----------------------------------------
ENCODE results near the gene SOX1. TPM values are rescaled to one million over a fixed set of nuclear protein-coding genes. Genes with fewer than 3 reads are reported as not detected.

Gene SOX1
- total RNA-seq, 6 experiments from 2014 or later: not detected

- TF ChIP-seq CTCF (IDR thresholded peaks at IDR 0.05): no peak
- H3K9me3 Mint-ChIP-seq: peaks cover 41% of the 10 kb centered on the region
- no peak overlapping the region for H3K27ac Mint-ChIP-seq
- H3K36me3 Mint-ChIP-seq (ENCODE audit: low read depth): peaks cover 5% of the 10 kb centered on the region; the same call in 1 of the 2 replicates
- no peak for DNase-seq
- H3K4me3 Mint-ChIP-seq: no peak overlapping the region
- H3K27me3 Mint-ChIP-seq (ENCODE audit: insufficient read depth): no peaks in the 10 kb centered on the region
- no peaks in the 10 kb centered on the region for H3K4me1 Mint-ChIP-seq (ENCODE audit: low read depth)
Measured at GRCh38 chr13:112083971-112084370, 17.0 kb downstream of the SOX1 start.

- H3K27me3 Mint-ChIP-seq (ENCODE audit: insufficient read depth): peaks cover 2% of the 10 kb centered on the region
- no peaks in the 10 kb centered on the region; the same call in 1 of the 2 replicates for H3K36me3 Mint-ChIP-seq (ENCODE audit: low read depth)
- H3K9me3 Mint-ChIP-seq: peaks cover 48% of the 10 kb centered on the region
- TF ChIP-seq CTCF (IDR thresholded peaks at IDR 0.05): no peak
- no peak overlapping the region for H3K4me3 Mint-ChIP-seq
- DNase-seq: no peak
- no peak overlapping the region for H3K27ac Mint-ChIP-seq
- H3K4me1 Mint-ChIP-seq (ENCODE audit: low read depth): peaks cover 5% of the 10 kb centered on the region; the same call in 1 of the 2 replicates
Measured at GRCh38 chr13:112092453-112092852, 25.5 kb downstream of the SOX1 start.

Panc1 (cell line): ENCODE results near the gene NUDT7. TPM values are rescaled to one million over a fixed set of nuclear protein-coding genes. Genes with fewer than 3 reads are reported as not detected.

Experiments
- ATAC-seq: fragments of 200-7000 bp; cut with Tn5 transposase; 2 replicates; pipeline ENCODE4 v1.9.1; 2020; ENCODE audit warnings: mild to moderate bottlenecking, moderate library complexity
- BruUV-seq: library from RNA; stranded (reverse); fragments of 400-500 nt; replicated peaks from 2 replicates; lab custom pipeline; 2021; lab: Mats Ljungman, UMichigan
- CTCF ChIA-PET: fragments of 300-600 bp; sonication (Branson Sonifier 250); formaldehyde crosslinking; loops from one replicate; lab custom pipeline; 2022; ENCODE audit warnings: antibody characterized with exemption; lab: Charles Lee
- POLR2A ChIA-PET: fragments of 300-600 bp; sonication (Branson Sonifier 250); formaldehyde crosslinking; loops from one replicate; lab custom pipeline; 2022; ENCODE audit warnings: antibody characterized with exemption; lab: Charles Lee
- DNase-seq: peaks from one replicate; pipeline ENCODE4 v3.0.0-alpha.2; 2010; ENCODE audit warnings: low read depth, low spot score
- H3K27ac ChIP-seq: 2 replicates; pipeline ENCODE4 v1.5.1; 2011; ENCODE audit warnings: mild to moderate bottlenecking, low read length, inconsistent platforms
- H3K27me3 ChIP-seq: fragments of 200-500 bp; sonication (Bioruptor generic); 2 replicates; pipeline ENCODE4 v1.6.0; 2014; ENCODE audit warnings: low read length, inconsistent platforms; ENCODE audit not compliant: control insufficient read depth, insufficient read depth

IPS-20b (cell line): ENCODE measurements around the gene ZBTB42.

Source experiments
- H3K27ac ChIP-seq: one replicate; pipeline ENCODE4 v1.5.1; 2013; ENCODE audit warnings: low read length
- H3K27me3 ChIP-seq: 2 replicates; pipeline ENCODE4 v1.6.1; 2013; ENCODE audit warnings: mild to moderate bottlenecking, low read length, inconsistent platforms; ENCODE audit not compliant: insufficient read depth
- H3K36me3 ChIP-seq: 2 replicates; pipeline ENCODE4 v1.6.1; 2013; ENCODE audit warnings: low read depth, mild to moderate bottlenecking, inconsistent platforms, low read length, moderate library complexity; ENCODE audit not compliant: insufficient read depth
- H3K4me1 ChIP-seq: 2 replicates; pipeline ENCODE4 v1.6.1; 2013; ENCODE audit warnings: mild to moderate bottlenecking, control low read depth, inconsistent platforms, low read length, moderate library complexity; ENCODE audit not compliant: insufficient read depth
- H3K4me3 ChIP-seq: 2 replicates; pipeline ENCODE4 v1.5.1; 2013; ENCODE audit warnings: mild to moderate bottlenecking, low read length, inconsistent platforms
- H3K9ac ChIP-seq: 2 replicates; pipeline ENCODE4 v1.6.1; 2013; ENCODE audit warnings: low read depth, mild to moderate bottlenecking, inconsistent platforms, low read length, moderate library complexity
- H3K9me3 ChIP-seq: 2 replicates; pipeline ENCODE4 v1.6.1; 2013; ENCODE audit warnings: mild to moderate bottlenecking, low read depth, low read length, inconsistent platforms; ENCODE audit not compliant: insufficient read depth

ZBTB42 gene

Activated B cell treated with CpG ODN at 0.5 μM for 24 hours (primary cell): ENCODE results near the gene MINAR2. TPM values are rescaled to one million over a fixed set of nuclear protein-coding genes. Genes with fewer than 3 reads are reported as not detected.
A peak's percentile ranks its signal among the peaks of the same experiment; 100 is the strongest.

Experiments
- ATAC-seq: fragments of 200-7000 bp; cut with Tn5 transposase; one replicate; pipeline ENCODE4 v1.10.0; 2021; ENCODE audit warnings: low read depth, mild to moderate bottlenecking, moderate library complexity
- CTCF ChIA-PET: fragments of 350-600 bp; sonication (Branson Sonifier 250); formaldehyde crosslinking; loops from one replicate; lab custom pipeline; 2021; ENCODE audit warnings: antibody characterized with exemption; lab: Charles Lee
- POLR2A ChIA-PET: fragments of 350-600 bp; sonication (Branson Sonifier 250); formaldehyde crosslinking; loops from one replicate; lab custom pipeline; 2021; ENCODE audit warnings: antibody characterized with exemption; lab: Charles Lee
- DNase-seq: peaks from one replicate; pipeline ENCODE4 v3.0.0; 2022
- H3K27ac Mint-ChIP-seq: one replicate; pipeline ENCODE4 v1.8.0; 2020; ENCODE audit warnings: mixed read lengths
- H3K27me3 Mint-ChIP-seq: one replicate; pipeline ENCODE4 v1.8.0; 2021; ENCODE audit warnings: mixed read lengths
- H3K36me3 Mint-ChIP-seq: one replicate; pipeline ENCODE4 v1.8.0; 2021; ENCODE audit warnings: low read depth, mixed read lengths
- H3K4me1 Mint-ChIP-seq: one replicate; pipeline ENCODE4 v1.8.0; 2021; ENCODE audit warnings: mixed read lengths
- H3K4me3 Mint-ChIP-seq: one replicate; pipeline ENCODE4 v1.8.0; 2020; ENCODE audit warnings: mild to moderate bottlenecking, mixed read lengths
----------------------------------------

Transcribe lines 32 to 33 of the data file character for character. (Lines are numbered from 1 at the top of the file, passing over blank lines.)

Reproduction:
Source experiments
- H3K27ac ChIP-seq: one replicate; pipeline ENCODE4 v1.5.1; 2013; ENCODE audit warnings: low read length